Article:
As a school counselor, I found that one of the major middle school parent “eye-openers” was the change in academic expectations at the middle school level. All of a sudden, students were assigned to teams, changing classes, choosing electives, and dealing with “tons” of homework. Interestingly, the kids seemed to deal with these changes with few issues. It was the parents who suffered the most. Middle school brings student desire for more freedom and independence…and that means academically, too. How do parents navigate the shifting sands of rooting their children on and not rescuing? How do parents help and not hover? Here are some ideas for ways you can make the transition to middle school more successful for both you and your child.
Organization: One of the keys to being academically successful is the art of organizing and planning. This is where parents can be of great help to their kids. However, in creating an organized system, you have to make sure that it works for the one who needs the organization…so let the kids have a voice. AND, whatever plan you come up with, make sure that you stick with it. Perseverance is the key, and it’s another place where parents can play a significant role. Here are some suggestions:
*Write Assignments Down. I can’t stress how important this is. In middle school, students begin to change classes and work with a team of teachers. Homework increases. Kids often have the best of intentions, but having the best of intentions won’t help when you forget to do something because you didn’t write it down. Personally, I like an assignment notebook but, in this technological age, many prefer their cell phone. Whatever choice is made, insist that your child use some form of writing down assignments, quizzes, tests, etc. As the parent, check to see that this is done; I’d suggest starting out by checking every day but, after a while, do it sporadically so they don’t expect when you will check. This isn’t a “gotcha”; it’s about establishing a sense of responsibility and accountability. If they mess up, go back to checking every day. Some teachers have assignments and upcoming tests/quizzes on their websites; this can always be used as a back-up, but I’d insist that the child take responsibility for noting what they are supposed to do.
*Plan for Long-Term Assignments and Exams: This is another area where parents can be of great help. Kids don’t see “long-term,” they see “now.” That can prove to be disastrous when it comes to academic success. Those due dates can sneak up and leave a student in a panic that leads to a poor grade because s/he hasn’t planned well. Finishing huge assignments last minute and cramming for tests are definitely NOT the way to go!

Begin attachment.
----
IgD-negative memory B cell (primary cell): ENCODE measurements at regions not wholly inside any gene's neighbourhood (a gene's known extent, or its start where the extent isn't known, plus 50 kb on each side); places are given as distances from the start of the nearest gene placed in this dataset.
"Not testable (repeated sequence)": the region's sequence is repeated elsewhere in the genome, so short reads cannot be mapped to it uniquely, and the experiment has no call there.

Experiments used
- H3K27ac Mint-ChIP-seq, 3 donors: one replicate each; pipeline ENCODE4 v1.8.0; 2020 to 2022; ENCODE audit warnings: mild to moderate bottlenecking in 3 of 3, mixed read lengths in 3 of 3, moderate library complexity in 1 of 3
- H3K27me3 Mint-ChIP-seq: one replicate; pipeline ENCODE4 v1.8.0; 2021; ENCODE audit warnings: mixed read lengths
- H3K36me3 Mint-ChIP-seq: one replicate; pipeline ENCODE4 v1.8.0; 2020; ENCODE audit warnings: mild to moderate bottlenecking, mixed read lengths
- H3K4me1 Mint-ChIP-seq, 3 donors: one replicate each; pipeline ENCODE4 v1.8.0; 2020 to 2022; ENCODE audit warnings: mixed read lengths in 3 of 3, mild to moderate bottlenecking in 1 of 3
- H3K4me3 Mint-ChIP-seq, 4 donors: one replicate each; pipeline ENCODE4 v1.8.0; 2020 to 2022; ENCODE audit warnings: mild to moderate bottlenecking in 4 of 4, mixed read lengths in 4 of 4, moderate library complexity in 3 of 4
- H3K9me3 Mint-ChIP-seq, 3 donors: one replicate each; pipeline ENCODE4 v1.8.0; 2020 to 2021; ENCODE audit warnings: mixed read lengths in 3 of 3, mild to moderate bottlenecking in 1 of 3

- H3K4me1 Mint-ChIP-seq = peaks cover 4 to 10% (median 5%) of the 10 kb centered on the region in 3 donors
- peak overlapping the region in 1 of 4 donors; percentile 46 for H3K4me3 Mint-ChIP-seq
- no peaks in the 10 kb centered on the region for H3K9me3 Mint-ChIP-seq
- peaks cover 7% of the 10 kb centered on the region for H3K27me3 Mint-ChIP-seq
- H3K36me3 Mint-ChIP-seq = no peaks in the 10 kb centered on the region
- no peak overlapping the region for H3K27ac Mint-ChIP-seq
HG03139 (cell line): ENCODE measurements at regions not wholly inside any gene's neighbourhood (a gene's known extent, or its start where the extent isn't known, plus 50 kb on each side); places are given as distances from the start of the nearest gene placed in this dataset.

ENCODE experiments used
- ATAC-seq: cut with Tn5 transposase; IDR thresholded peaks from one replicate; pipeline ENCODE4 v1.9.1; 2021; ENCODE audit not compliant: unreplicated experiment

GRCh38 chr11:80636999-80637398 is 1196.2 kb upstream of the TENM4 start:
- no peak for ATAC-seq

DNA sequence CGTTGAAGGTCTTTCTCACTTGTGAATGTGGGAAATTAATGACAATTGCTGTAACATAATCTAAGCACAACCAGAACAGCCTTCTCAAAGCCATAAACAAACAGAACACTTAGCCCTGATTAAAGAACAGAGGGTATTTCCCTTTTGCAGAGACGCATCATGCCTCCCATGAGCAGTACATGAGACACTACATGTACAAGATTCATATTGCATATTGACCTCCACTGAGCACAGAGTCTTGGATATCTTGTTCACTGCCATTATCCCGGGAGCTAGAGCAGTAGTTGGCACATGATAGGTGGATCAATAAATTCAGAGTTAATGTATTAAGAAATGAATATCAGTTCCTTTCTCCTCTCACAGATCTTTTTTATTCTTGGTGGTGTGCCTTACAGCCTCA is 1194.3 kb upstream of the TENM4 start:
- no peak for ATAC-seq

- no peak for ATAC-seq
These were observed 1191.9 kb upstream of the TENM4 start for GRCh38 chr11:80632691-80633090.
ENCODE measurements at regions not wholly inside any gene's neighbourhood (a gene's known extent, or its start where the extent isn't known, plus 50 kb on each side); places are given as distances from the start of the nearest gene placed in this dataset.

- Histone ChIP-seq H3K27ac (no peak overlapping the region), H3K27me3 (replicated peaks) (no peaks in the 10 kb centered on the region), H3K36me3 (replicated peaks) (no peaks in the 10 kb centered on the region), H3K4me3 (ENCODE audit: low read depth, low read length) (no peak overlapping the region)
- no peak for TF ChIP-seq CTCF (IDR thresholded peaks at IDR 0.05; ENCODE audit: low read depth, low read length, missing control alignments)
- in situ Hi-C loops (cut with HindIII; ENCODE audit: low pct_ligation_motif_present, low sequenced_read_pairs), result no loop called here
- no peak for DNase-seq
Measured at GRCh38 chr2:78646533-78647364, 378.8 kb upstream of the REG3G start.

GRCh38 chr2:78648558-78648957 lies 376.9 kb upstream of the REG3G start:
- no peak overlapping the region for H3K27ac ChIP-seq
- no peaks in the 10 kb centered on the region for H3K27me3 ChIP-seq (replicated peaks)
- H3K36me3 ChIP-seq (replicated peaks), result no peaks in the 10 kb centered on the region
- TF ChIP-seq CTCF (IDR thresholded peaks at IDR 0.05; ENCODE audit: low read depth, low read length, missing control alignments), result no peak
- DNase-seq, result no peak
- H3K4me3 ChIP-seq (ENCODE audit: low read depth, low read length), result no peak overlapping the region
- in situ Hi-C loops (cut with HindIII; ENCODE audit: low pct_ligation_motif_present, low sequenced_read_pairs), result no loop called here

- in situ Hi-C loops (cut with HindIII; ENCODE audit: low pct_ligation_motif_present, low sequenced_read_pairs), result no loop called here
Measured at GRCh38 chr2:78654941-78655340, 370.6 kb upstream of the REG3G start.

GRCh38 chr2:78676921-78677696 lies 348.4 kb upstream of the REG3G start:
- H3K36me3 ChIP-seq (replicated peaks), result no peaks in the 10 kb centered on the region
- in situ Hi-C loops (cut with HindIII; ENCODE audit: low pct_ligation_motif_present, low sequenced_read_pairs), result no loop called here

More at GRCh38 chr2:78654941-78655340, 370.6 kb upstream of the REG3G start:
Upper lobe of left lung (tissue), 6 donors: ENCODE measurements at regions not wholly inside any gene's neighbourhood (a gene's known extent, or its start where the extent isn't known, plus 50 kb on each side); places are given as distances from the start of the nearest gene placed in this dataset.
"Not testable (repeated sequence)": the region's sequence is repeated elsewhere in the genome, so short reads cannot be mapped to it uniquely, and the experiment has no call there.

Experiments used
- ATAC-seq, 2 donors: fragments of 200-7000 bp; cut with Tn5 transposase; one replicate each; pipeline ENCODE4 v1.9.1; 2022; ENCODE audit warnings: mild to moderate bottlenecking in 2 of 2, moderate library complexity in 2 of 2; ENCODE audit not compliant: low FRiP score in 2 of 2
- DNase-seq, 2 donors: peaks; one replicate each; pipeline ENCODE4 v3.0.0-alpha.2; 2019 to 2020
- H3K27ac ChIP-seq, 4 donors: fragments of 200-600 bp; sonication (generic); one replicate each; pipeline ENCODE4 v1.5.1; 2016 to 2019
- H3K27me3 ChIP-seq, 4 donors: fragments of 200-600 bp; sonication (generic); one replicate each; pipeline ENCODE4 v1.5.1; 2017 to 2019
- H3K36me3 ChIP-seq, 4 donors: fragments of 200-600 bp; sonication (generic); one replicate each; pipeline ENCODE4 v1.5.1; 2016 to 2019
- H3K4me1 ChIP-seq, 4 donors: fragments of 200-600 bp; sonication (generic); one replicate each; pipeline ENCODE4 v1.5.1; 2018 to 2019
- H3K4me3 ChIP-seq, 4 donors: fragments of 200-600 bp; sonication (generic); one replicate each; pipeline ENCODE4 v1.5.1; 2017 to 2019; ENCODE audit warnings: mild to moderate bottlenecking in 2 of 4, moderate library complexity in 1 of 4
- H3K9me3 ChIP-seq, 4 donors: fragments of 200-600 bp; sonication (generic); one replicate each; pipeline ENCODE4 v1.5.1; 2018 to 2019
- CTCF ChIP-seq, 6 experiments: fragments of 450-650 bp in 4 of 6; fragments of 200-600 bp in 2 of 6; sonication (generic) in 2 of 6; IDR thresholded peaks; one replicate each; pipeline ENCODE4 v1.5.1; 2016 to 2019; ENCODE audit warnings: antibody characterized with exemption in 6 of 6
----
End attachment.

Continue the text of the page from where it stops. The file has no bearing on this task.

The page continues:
I definitely like the “backwards-by-design” approach when planning for big assignments or exams. Get a large calendar…it can be on paper or on a white board. When a longer-term assignment or exam is given, have a discussion with your child about the calendar. When is the activity due? Mark that on the calendar. What are the pieces to that activity that need to be accomplished in order to have a successful result? For a paper, it might be things like: choose a topic, research the topic, make note cards, create an outline, write a first draft, write a revision, and write the final copy. For an exam, it might be worth noting how many chapters need to be reviewed. Once all of those pieces are determined, work from the due date backwards and note when each piece needs to be finished. Chunking the assignment and studying in this way makes it all seem more doable and manageable. Another idea is to put the completion date ahead of when it’s actually due. That provides more breathing room as well as time to do last minute changes, if necessary.
Extra Help: Rare is the student who, at one time or the other, doesn’t need some extra help. I’m sorry, parents, but the BEST people to provide this are the teachers. They know the curriculum, they know what’s expected, and they know what’s on the test. The vast majority of teachers have times before and/or after school when they are available for help. These are great times to get help because it can be one-on-one or with a small group, depending on how many other students are there. If you aren’t sure about when teachers are available, check with your school counselor. S/he can find out and can also alert the teacher that your child needs some help. The school counselor can also talk with your child about the need for extra help and set up a schedule for that to happen.